60 DAys In
I don't watch television really, so I'm usually behind the times. I do hear occasionally about shows that involve prison or incarceration, because it's obviously a topic on my radar. About a year ago, I had heard about "60 Days In", a show on A&E that is filmed in Fulton County's Rice Street Jail. It's the same jail I was in waiting to go to prison in 2005, and rumored to be one of the absolute worst jails in the country.
I have always been torn on whether or not to watch it. I leaned toward no. Mostly because I have achieved what I consider a pretty stable frame of mind around my incarceration and history, so why disturb it?
The thing is, deep down I know there are a lot of things I haven't dealt with, and they do surface. Usually at the worst times.
Last week, I was invited to do another prison-story-based lecture for a local quilt guild. I love this guild. This was my 4th lecture there in 4 years, and many of the members are dear friends. I put together a legit lecture about prison quilters - I love to tell my story and be vulnerable in these groups, but there has to be a purpose beyond me just telling my story. The feedback was incredible, and so many things were unexpected.
Anyway, someone in the audience had asked if I'd ever watched the show, as she was wondering if that's what it was really like. I obviously didn't have an answer.
It wasn't the reason I decided to watch the show. But talking so much about prison and my past, I realize how much I've buried just to get it to go away, and that lecture... it brought things to the surface.
Timing was interesting, because fresh out of this lecture, Paul and Aaron had to leave for the weekend, which means I was home alone (and exhausted when not working). I decided there was no time like the present to dive in and see this show.
I started with Season 4, not knowing that Season 3 first feature inmates at Rice Street. I'm intrigued, but yeah, the "reality" part of reality television has me skeptical. In my short opinion, what you see there is real. The things you see going on, the way they act, the madness. it's all real.
Obviously it brings up a lot in me, and it struck me why I almost need to do this for myself. The first thing that got me was the level of noise. It suddenly became clear to me why, even now 13 years later, noise is such an issue for me. I despise rowdy noise. I can't stand to be in a room with a lot of people and nothing to absorb the sound. My anxiety is nuts. It's not a, "it's too loud in here," feeling. It's an uncontrollable, "I have to get the fuck out of here right now," feeling.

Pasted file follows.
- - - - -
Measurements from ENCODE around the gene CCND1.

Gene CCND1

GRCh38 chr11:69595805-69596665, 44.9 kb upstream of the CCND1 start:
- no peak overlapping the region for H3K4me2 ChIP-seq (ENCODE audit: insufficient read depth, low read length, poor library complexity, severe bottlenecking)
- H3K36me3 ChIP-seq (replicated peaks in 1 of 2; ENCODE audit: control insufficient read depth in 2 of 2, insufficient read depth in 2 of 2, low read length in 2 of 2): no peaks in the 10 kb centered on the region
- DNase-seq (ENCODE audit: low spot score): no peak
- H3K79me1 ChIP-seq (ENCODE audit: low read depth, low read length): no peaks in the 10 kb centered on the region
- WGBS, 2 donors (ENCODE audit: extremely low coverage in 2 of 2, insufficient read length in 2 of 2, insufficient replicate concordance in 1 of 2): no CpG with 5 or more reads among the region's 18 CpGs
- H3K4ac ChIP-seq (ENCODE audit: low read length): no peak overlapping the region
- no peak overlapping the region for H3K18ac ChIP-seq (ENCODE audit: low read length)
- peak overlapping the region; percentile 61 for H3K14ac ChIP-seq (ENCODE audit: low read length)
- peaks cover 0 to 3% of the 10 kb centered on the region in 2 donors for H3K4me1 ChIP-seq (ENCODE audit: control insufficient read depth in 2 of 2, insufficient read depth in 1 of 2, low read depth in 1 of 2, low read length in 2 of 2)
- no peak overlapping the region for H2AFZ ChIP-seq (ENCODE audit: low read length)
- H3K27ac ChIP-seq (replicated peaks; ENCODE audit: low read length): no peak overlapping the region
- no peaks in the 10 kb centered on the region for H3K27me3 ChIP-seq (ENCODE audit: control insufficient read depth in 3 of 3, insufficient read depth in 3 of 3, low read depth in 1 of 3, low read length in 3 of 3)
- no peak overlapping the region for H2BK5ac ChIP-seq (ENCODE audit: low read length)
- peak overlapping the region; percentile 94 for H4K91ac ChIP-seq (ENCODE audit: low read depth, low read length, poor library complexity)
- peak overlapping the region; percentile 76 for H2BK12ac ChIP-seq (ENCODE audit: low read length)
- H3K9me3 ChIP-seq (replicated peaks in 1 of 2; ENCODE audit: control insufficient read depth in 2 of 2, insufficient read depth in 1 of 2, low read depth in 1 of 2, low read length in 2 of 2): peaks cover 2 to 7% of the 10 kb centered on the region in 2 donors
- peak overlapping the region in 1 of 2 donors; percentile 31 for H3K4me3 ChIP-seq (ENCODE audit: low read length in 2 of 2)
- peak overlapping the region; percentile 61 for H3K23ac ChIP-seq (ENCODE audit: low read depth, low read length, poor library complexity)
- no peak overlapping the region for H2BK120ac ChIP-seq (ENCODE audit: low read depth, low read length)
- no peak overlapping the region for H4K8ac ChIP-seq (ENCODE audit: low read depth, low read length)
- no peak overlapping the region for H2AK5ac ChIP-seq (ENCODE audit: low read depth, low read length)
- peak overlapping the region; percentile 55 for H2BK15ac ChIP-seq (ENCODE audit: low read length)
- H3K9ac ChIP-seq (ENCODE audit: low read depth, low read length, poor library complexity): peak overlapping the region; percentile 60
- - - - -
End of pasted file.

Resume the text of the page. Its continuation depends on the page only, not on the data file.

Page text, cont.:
The dorms at Rice street are all metal and cement. The dorms were build to hold 32 women, but at the time I was there, we had 50+ women in that tiny dorm. They house the women differently now in the South Annex, but the way you see the men living in this show, that's how it was in my dorm. We also had rows of bunk beds in the day room area, which you cannot see in the show (because they can't film the shower area).
It was constant noise, constant chaos. Deafening.
I hadn't realized it until this show, this is exactly where my complex stems from.
So I've decided a few things. One, I need to have something small and manageable in my life that doesn't involved sewing machines and quilting. So many future projects center around incarceration, so I need to put more effort into this blog and the programs we are working on. Also, one of the biggest questions I am asked is about what jail/prison is like. So I thought maybe I would use this show as a way to talk about the realities. So many things, good and bad, came up from this show for me. Things I'm afraid will get lost if I don't write them down.
And the question I feel like we will never have the answer to: what is the answer?
I'm starting a new category for this blog, we'll call it "60 Days In" for now. I'll go through the episodes I'm watching, and I'll offer up personal stories and clarify jail culture, and see where else that leads.
I think the hardest part is watching from this side, and seeing how damaging jail is for anyone. Remember, too, that jail is for people that haven't been convicted yet. Most are only there on charges, a few may be there serving a very short sentence. But the majority aren't even convicted.
And even more sad is that you can clearly see, jail doesn't do any good. It does way more harm than good. Sure, you can argue that people who've committed a crime deserve no mercy, don't have to be treated humanely, and deserve to be treated like animals. But keep in mind, the majority of people that go to jail/prison eventually come back out. Watch this show and any other incarceration-based show and tell me how this make a difference when they come back out?
So join me for this adventure if you like, and please offer up any questions or topics you think are in dire need of an answer (and keep in mind, this is only my opinion, based on my experiences).